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This year's National Computing Centre survey on UK IT spending shows slightly more pessimism than last year. Some 53 per cent of respondents expect IT spending to rise, 39 per cent expect a fall and the rest expect no change. But the median growth rate in IT spending across all sectors was 1.9 per cent, up from last year's figure of 1.4 per cent.

Expected growth in budgets varied considerably by market sector. Health organisations forecast growth of three per cent while business services companies expect growth of six per cent. Most optimistic were IT suppliers who expect a ten per cent increase in budgets. Manufacturing and finance firms predict a fall of one per cent in spending and central government respondents expect a fall of seven per cent.

The median spend per end-user across all sectors was £2904. Spending is cyclical, with operational spending staying relatively stable while capital and development spending tends to fall the year after a big spending spree. Across the board, organisations spend 68 per cent of budgets on operational costs, including staff, and 28 per cent on capital and development costs.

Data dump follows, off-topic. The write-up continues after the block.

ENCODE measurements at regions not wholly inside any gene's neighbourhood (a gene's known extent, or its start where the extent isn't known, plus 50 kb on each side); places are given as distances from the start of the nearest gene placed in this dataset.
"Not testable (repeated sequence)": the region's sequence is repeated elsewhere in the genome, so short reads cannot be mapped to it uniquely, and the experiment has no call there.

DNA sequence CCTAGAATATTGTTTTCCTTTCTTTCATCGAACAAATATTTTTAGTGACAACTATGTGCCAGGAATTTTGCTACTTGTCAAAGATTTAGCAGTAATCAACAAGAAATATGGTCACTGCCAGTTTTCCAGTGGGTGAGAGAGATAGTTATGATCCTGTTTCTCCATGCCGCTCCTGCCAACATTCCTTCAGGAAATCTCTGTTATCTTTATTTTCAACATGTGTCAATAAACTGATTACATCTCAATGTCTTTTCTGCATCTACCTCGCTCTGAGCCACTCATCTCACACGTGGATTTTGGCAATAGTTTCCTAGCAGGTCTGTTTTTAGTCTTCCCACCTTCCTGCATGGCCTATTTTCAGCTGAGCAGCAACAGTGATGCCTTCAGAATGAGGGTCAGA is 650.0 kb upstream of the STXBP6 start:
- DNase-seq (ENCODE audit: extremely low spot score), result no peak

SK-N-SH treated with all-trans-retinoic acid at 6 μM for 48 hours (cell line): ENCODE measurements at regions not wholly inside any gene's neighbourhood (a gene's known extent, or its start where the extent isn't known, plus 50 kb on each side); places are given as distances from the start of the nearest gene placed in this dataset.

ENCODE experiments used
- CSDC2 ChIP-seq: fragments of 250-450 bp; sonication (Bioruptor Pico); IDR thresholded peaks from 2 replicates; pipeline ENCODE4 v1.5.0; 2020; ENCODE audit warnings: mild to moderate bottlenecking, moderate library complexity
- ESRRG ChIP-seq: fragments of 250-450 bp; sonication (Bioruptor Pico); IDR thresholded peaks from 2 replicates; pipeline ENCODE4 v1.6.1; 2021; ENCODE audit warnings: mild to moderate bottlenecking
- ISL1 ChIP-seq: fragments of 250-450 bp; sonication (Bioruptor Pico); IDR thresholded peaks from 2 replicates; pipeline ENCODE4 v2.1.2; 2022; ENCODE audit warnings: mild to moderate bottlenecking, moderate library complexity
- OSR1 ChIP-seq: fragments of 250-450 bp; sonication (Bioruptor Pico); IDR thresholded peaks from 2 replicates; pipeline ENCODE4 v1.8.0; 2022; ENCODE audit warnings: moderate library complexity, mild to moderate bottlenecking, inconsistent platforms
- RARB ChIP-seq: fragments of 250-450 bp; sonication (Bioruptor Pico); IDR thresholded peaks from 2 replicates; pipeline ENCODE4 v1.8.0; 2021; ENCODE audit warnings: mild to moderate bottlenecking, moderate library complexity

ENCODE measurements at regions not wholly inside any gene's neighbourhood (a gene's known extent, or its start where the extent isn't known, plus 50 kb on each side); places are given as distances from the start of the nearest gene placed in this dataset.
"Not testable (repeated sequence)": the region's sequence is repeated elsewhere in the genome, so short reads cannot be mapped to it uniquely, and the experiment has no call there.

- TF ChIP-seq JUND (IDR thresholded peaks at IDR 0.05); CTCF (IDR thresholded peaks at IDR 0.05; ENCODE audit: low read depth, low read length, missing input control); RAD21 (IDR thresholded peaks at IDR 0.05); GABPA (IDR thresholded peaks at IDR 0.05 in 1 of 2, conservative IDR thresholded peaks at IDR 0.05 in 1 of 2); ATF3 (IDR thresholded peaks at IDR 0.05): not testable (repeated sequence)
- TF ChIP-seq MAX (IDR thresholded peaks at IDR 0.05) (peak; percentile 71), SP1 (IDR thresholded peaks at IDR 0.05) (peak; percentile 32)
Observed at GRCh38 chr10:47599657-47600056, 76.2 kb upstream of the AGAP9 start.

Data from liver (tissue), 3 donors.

For desktop systems, respondents said upgrades to Windows XP are the big change for the next two years. Only 23 per cent of desktops are running XP, compared with 35 per cent running an older version of Windows or Windows NT, 35 per cent are running Windows 2000.

Thin client machines are in use in 16 per cent of organisations but represent just five per cent of installed desktops - this is expected to grow to 11 per cent in the next two years. The number of Linux workstations is smaller than in last year's survey but high levels of growth are again predicted.

The NCC annual survey was based on 168 responses to a web-based survey carried out in July and August 2004.

More details here. ®

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